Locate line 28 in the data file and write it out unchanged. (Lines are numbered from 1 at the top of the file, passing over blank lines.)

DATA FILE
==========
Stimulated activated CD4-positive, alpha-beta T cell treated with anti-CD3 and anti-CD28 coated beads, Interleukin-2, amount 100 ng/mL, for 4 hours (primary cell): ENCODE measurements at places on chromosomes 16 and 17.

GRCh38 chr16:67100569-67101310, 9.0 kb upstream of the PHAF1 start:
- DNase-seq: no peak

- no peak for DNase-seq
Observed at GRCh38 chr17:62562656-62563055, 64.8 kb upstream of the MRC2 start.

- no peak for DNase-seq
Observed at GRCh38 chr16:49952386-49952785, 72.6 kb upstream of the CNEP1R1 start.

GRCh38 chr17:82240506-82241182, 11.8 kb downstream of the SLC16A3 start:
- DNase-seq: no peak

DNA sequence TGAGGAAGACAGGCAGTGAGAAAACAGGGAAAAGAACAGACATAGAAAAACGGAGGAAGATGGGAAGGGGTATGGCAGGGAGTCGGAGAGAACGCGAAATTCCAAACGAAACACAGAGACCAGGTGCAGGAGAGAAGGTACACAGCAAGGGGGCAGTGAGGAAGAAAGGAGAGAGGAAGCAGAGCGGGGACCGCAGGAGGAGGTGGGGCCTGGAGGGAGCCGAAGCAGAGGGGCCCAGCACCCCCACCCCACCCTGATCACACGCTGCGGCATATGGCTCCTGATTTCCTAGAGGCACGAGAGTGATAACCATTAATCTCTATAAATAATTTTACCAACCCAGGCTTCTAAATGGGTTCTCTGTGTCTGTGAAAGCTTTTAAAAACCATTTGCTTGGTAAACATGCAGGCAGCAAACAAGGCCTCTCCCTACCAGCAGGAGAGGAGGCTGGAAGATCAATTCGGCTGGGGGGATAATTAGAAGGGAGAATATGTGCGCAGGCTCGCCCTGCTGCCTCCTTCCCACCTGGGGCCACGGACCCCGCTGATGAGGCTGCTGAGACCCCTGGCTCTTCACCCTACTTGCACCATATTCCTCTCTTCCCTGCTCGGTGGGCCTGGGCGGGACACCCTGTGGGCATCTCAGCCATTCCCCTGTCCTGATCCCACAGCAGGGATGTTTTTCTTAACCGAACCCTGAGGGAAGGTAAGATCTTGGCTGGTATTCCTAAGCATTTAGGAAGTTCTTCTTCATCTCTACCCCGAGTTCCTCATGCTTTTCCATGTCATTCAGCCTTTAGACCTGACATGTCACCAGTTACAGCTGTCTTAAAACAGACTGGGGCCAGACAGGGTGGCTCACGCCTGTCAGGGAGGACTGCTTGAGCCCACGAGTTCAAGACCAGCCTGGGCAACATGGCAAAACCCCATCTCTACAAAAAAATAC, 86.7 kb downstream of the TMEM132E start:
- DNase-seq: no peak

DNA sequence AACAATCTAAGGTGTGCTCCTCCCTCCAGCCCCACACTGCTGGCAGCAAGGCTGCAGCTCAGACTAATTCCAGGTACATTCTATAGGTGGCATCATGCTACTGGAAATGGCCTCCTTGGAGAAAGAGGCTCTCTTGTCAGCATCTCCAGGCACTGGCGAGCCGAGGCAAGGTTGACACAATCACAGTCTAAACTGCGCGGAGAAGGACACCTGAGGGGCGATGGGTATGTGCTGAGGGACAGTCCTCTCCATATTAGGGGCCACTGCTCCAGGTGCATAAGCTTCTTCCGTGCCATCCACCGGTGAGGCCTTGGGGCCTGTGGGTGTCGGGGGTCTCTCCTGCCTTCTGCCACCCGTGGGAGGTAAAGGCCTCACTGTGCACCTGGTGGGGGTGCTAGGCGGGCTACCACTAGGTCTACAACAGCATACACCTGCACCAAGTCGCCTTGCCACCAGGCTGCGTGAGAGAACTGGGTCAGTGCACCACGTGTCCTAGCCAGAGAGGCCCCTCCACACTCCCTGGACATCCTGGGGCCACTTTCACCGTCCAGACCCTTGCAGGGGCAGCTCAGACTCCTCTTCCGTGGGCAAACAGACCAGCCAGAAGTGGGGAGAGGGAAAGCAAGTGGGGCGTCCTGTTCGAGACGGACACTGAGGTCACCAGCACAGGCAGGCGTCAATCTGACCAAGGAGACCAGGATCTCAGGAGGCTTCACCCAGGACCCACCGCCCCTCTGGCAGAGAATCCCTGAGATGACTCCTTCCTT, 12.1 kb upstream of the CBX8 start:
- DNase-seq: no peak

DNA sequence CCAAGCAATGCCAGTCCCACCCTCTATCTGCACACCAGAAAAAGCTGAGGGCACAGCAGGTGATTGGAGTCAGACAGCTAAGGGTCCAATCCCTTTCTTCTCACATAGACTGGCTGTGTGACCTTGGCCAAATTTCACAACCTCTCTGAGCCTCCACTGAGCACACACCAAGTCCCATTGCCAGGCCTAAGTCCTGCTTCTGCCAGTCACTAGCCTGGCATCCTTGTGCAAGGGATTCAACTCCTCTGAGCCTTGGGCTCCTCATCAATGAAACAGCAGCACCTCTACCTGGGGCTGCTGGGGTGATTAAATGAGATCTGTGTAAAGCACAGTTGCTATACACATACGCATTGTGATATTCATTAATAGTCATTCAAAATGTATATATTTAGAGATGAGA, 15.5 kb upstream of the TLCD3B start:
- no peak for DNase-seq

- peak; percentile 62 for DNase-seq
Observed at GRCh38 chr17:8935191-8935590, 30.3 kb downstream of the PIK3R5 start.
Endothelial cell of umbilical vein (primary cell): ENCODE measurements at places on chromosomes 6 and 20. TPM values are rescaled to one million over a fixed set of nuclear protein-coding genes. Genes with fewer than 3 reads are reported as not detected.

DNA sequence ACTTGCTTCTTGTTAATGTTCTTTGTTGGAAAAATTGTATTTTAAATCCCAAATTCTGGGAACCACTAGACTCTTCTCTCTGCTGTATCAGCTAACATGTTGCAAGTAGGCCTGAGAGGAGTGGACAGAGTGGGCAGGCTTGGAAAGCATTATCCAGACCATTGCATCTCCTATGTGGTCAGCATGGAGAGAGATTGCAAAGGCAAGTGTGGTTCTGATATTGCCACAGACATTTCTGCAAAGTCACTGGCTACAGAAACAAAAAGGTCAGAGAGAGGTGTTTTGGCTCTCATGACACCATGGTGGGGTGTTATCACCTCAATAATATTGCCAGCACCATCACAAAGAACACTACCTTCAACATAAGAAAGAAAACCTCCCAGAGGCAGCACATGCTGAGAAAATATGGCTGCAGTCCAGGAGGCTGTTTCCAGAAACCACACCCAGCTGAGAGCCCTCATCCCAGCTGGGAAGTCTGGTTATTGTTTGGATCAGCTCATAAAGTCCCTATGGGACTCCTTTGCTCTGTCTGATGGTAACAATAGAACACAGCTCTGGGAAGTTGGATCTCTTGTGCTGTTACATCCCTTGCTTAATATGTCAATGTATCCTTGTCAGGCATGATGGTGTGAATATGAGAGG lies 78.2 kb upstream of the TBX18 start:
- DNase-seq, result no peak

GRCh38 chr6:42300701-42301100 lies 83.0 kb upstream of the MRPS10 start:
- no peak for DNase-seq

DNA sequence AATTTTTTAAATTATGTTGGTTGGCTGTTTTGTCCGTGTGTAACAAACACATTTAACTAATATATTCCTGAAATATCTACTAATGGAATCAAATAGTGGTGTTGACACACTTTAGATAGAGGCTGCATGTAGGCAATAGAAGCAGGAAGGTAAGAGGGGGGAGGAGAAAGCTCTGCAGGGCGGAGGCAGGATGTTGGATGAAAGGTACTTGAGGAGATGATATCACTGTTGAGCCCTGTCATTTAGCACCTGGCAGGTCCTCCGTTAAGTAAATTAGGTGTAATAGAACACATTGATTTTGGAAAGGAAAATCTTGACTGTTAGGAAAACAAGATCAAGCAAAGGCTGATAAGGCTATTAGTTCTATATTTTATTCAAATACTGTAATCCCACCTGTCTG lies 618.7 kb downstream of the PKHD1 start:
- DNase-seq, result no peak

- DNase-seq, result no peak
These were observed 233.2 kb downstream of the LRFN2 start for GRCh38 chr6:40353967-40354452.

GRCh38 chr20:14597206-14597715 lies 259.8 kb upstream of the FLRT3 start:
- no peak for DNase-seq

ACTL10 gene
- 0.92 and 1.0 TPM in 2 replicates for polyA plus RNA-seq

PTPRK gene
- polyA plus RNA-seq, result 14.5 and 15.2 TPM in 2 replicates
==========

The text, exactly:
- no peak for DNase-seq